I didn’t initially pay much attention when Queer Eye, Netflix’s reboot of the early-2000s Bravo reality series Queer Eye for the Straight Guy, started streaming earlier this year. I hadn’t watched the original, and I didn’t think I’d be interested. But then I started seeing posts about it all over social media, from such a wide variety of people. They said that it was moving, that it made them cry. They said it renewed their faith in humanity.

The first season took viewers into the heart of the South, where the “Fab Five” hosts worked with a set of pretty unlikely men, teaching them how to make guacamole, suggesting better-fitting clothes, giving their hair a trim and redecorating their spaces. But there was more to it than that. Unlike a traditional makeover, this new iteration of the show also managed to probe some of the reasons why people were stuck and help them move past those things holding them back. It wasn’t uncommon for everyone to be in tears by the end of an episode or for the subjects to cling to the Fab Five like old friends, even though they’d only met them days earlier.

My friends were right. I was moved. I did cry, and it did restore my faith in humanity.

When season two was released last month, I was ready. I’d invited over a friend I’d brought into the Queer Eye fold and we loaded it up.

Right away, it was clear that episode one of season two (“God Bless Gay”) was going to be a bit different. Instead of a man in desperate need of fashion help, the Fab Five were driving to the town of Gay, Ga., to help a woman named Tammye bring her church community center, 50 years in the making, to fruition. As they drive, a choral version of “Amazing Grace” begins to play on the soundtrack.

As it turns out, there’s more going on than just the community center. Tammye’s son Myles has recently moved home after a long absence. He’s gay, and he’s had a hard time feeling accepted in his church and community since he came out. The upcoming weekend is Homecoming, an annual event intended to remind people who haven’t been to church for a while that they can come back, that they are welcome and loved. Myles is nervous but thinking about going.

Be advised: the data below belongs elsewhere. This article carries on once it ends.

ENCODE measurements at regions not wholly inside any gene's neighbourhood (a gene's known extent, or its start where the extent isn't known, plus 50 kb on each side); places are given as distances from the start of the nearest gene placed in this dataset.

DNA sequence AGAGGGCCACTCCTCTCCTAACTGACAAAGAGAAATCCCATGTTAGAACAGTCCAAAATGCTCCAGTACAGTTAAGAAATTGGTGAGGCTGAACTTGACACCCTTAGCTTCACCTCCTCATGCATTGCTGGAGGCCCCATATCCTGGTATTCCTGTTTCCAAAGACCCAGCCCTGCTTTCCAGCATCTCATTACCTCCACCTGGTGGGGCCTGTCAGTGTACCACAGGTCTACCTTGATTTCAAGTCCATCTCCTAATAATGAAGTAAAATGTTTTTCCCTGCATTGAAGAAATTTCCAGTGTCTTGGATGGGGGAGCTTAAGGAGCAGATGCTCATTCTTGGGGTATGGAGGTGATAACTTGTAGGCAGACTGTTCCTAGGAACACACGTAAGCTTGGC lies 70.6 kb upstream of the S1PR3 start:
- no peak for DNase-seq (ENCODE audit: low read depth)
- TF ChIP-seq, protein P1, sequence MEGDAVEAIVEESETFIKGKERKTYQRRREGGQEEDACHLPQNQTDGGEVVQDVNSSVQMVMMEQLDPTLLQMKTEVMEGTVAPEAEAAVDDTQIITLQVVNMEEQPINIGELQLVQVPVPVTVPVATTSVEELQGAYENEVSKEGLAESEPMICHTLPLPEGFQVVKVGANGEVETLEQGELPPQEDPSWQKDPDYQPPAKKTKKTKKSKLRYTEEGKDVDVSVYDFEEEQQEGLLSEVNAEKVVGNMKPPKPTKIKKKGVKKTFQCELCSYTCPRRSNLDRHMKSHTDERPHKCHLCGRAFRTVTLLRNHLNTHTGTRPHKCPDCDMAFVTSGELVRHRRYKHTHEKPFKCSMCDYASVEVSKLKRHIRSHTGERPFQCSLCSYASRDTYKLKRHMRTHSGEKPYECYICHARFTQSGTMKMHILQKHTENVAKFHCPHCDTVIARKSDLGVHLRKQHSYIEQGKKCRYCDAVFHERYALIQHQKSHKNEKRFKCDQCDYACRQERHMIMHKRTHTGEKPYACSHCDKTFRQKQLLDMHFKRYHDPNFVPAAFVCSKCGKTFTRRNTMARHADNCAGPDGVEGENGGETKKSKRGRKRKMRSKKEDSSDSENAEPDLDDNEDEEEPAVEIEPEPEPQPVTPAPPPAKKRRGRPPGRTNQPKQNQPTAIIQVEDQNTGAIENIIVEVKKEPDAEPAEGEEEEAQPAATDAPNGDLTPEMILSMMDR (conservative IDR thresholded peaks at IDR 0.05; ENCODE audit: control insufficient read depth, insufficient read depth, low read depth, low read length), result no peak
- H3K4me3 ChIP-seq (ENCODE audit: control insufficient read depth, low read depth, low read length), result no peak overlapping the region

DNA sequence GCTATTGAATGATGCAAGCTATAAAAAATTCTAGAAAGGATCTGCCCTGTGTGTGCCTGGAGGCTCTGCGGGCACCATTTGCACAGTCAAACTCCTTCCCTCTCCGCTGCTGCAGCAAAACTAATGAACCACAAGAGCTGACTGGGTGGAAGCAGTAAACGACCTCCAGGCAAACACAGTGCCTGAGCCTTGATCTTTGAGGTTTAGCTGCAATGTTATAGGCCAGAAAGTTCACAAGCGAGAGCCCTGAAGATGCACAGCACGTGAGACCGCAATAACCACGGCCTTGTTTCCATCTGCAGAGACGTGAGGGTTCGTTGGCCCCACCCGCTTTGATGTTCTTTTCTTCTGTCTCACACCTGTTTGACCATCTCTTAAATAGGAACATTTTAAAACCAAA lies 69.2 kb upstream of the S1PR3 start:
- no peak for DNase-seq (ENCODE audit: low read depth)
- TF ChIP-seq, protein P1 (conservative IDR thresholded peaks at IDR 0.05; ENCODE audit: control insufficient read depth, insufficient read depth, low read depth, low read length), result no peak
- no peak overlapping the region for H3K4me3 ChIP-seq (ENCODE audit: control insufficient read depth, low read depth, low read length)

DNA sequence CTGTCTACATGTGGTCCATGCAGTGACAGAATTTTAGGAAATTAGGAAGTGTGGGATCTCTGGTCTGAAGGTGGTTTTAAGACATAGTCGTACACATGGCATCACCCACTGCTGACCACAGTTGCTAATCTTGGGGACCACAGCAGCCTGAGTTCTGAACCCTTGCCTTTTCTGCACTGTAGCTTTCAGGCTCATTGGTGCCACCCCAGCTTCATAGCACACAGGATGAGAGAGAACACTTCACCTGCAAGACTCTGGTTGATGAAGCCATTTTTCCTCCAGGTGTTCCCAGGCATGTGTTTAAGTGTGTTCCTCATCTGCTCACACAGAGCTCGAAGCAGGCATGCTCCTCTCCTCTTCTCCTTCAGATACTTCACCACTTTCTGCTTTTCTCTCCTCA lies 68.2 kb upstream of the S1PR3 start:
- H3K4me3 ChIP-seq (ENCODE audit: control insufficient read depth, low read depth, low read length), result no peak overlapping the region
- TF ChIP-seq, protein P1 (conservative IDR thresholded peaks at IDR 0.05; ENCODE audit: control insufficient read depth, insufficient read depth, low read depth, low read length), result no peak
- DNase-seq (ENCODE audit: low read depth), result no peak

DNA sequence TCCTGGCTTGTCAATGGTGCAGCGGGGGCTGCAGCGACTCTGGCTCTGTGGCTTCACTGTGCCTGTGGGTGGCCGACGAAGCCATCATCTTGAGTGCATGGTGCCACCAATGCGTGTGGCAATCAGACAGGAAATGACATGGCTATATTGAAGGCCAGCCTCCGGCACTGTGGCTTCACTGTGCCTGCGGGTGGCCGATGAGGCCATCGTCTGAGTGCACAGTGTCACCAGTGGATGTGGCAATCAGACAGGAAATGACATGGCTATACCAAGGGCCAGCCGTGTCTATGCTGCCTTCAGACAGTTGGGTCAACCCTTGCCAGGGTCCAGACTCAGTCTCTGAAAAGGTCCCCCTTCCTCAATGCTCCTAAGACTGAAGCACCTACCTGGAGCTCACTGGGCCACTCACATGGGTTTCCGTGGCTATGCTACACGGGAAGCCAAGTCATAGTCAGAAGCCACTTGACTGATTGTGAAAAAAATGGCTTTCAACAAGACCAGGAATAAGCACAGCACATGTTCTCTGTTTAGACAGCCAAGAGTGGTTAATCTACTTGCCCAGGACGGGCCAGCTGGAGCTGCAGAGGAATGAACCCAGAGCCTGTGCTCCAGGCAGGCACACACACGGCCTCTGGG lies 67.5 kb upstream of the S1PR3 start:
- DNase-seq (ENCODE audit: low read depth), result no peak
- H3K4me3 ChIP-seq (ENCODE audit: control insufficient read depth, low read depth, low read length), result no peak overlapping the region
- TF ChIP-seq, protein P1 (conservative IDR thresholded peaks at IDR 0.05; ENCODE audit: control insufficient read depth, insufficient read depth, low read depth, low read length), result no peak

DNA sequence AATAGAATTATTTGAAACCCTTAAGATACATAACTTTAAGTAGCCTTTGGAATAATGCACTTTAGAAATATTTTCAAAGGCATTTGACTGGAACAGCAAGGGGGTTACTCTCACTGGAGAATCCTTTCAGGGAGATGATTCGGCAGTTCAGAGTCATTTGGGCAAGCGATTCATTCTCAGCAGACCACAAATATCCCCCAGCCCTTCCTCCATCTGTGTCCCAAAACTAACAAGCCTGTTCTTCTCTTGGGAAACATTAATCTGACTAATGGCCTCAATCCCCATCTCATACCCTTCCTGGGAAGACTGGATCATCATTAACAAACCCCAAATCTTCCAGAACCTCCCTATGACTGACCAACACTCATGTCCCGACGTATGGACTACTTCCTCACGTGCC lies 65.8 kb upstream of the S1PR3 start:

In the middle of the episode, tears in my eyes, I turned to my friend and said: “This is church.”

Tammye, who immediately asks the Fab Five to call her “Mama,” is very focused on others. She’s an usher in her church, hugging everyone who comes in the door; she’s a teacher and a volunteer. Even so, she initially had a hard time accepting Myles’ sexuality. The way he tells it, it took a brush with cancer to give her time to reflect. In a particularly moving moment, she talks about apologizing to him for not loving him unconditionally.

But it’s not just the show’s subjects who are having feelings. Bobby, who handles design, comes face-to-face with his own roots. He also grew up in the South in a religious home. “There wasn’t a day I wasn’t at church,” he tells Tammye through tears. “Those people were my family.” After he came out, they rejected him. “I told myself I’d never go back to a church,” he said. Later, Tammye looks right at Bobby and says this: “Come home, you’re God’s son.”

Throughout the episode, everyone is crying, quoting Scripture and hugging. There is kindness and respect and joy. There are tough conversations. In the middle of the episode, tears in my eyes, I turned to my friend and said: “This is church.”

When Tammye finally sees her vision of the community center come to life, she turns to the Fab Five, calling them God’s provision. Not an eye is dry as she goes to each of them and connects personally, pouring out love, communicating to them that they are seen.

There are moments in my walk with the church that I become jaded. Sometimes I think reconciliation is just a nice word we toss around to look relevant. But here, in a very unexpected place, I watched it in action. This episode reminded me that God is not limited by humanity. God is a lot bigger than many of us think. If you could use that reminder, I recommend you give this episode a watch.

Cara Strickland
Strickland writes about food and drink, singleness, faith and mental health from her home in the Northwest (carastrickland.com).

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